I’ll be the first to admit I’m not the biggest BMW fan out there, but I have always respected the brand. I grew up knowing the classic tagline “Ultimate Driving Machine” (yes, I just carbon-dated myself) and seeing its cars in old James Bond films.
In recent years, I have experienced the German marque’s newest cars, including its battery-electric vehicles that have left me a very good impression in terms of luxurious feel, driving dynamics, and technology. There was one curiosity that needed to be satisfied, though: What’s it like to drive its M performance cars flat out?
The answer came in the form of a trip in Thailand, dubbed the “BMW Driving Challenge 2023.” The venue for this whole-day affair was the Chang International Circuit in Buriram. The cars on the menu included the X4 M xDrive, the new M2, the M340i xDrive, the 330e M Sport plug-in hybrid, and the fully electric iX xDrive40.
Arriving at the track on a perfectly sunny morning, I immediately felt the event radiating with energy as our BMW hosts presented the array of cars in the pit area. Participants included a few media guests mixed with customers from around the ASEAN region. I appreciated the fact that we were a small, manageable group, which meant we’d have more time to enjoy the cars.
Of course, the day started off with a short safety brief and driving theory course by our BMW instructors, followed by grouping assignments. The morning activities included a drift/oversteer exercise on a wet surface, an autocross run, and a racing line tutorial on the circuit.
The afternoon was broken down into a dirt gymkhana segment and guided hot laps on the track. My car partner for the whole day was Malcolm, a doctor from Singapore who is a proud owner of an F87 M2 set on upgrading to the new model.
We began with the 330e M Sport plug-in hybrid on the drift course set up nearby with a fire truck constantly keeping the hot asphalt wet. The whole point of this exercise was to appreciate BMW’s Dynamic Stability Control that maintained the vehicle’s composure even under slippery conditions.
The fun part was turning off the DSC and letting the car spin without doing any steering corrections, followed by short drifting runs applying the right steering inputs. For the last few runs, we were instructed to turn on the DSC to see how it all worked to keep the driver easily in control even when hitting a slippery turn at full throttle. Definitely something that gives peace of mind when tossing your car keys at your teenage daughter who just got her driver’s license.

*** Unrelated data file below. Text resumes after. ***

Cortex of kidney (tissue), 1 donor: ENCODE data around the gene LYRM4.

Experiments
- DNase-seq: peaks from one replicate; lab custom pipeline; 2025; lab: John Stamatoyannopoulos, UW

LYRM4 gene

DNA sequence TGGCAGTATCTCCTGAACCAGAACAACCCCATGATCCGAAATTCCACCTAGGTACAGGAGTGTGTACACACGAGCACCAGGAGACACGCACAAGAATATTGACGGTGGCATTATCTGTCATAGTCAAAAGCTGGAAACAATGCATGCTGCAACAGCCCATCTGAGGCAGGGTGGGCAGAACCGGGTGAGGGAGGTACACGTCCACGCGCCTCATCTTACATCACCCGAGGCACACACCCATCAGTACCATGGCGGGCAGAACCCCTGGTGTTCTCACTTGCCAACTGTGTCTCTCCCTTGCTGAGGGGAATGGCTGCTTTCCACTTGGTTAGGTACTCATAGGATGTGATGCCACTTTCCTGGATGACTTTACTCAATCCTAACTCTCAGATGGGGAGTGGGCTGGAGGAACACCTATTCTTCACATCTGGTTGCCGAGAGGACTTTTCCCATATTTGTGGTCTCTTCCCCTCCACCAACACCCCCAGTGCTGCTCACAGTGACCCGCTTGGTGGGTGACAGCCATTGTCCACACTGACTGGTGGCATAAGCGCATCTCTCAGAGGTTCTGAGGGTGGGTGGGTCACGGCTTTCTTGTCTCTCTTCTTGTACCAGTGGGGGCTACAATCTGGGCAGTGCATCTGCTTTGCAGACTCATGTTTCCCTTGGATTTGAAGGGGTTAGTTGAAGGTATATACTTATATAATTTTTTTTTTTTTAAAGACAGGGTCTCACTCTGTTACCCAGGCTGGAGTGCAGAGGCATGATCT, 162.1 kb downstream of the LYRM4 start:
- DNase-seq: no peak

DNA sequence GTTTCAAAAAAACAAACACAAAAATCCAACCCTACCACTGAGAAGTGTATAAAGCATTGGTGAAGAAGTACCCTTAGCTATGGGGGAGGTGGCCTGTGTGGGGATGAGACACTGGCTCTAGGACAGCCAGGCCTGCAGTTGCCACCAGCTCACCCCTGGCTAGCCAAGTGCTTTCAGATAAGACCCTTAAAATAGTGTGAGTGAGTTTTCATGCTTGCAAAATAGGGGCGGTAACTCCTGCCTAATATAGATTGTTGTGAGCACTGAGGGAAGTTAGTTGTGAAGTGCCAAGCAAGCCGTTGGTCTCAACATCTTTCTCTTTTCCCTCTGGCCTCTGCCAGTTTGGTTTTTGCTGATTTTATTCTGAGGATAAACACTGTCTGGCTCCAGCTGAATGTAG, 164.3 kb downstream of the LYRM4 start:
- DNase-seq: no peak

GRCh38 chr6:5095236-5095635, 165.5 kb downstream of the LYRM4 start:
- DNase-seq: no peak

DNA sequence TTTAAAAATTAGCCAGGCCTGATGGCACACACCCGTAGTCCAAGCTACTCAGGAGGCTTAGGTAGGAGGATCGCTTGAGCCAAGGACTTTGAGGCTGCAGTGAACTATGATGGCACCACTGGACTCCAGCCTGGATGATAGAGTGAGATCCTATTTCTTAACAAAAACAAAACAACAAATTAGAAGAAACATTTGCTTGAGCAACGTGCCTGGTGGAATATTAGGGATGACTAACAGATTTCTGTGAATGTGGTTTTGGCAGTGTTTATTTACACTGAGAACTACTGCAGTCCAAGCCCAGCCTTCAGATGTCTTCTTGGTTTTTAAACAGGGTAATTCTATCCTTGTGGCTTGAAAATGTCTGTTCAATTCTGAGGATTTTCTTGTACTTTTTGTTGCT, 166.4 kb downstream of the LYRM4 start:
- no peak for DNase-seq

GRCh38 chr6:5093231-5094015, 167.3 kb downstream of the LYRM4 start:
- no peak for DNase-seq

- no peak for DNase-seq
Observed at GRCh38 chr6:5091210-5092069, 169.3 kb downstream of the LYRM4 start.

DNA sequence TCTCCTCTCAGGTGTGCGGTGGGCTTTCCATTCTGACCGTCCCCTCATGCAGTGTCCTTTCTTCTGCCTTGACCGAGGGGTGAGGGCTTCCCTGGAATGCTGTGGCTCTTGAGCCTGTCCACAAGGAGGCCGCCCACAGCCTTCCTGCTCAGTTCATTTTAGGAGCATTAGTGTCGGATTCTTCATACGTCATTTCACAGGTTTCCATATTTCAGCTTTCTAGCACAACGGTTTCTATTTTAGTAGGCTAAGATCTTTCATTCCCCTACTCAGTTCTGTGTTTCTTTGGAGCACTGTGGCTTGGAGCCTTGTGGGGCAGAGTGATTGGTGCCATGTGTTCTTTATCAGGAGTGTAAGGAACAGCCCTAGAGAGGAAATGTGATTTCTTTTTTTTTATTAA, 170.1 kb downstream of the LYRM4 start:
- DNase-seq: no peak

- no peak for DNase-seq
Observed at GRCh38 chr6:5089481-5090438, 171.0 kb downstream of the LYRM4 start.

The next activity was the autocross challenge with the more powerful (378hp) all-wheel-drive M340i xDrive. After a few dry runs, the M340i showcased not only its more than ample power, but its superb handling and braking performance. Malcolm and I agreed that Sport Plus was the best driving mode to tackle the course.
Not being new to autocross driving, this challenge definitely got me quite excited as it involved finding that balance of utilizing the power on tap, and employing launch control while performing precise driving and braking techniques to get the best possible time. It was simply fun. I clocked a time that made our instructor give the thumbs-up.
An interesting aspect during the afternoon leg was the off-road gymkhana with the all-electric iX xDrive40 SUV. If you own one, you probably would not drive it hard on rough terrain like we did, but we got the point. Instant torque with 326hp on tap, four-wheel steering, all-wheel drive, and a low center of gravity (thanks to the EV battery in the car’s floor) made it a hoot to plow through dirt and tight turns.
Without a doubt, the day’s highlight was on the track. After figuring out Chang’s lines by dividing the course into two sections, the afternoon was filled with exploiting more of the limits of each car (especially the M2 and the X4 M) while still being guided by an instructor as we gained more confidence with every run. It was crucial to always follow track rules as a major violation could result in a penalty of 200,000 baht (roughly P325,000).
I was up to pilot the new M2 to follow the lead M car, which was a 473hp M4 coupe, for full lap runs. To match the exercise, I switched the car to Track Mode and pressed the M2 button located on the tiller.
As we exited the pit area entering the first straight, my instructor gave me the go to floor the throttle as the 3.0-liter in-line-six twin-turbo engine instantly let off a sweet rumble. It was exhilarating hitting all apexes harder and powering out with more gusto to the next bend while mastering braking points before executing a turn. Such a visceral experience.
Next was the beastly X4 M sport-ute. This all-wheel-drive machine was truly impressive with all 510hp. Though heavier than the M2, it managed to keep up with it hitting all corners feeling more like a sports car than an actual SUV. Impressive in every way.
To end the day, we got treated to shotgun rides on both the M2 and the X4 M with our instructors showing how it was done on the 4.554km, 12-corner circuit. Succumbing to intense g-forces was nothing short of awesome.
In conclusion, BMW’s latest lineup of M models are superb engineering creations that can cater to a number of preferences that offer remarkable performance, luxury, and tech served up in the best Bavarian fashion. It’s just a matter of what fits and how much you’re willing to shell out.
As I did a cooldown run behind the wheel of the new M2, I turned to my partner with a satisfied grin and just had to say it: “Truly, Ultimate Driving Machines.”